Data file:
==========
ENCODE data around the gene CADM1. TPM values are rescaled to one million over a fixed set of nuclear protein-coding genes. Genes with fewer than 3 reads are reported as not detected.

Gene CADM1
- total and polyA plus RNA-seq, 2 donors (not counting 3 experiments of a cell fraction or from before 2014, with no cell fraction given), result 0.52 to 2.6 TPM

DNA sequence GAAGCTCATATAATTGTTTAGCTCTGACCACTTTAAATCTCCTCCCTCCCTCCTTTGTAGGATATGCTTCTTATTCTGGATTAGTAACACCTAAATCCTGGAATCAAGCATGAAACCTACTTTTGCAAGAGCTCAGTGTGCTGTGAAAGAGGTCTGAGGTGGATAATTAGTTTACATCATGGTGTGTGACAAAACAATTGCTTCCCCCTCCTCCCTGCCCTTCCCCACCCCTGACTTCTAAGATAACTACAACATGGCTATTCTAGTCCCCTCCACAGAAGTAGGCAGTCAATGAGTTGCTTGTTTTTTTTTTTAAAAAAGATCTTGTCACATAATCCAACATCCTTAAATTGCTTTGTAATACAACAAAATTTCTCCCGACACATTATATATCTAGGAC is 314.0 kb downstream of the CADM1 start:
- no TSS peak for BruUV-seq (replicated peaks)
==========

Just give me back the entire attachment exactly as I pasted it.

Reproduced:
ENCODE data around the gene CADM1. TPM values are rescaled to one million over a fixed set of nuclear protein-coding genes. Genes with fewer than 3 reads are reported as not detected.

Gene CADM1
- total and polyA plus RNA-seq, 2 donors (not counting 3 experiments of a cell fraction or from before 2014, with no cell fraction given), result 0.52 to 2.6 TPM

DNA sequence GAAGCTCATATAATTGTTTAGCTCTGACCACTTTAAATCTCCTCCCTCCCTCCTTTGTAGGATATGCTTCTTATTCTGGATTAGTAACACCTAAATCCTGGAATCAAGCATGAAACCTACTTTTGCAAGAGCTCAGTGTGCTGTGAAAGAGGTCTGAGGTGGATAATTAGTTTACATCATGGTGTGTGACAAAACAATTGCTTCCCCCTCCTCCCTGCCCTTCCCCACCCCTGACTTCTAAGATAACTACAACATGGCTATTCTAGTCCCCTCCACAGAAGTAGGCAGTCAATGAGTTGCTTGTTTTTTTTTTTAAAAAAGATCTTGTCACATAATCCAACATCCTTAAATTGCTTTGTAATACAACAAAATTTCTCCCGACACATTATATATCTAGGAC is 314.0 kb downstream of the CADM1 start:
- no TSS peak for BruUV-seq (replicated peaks)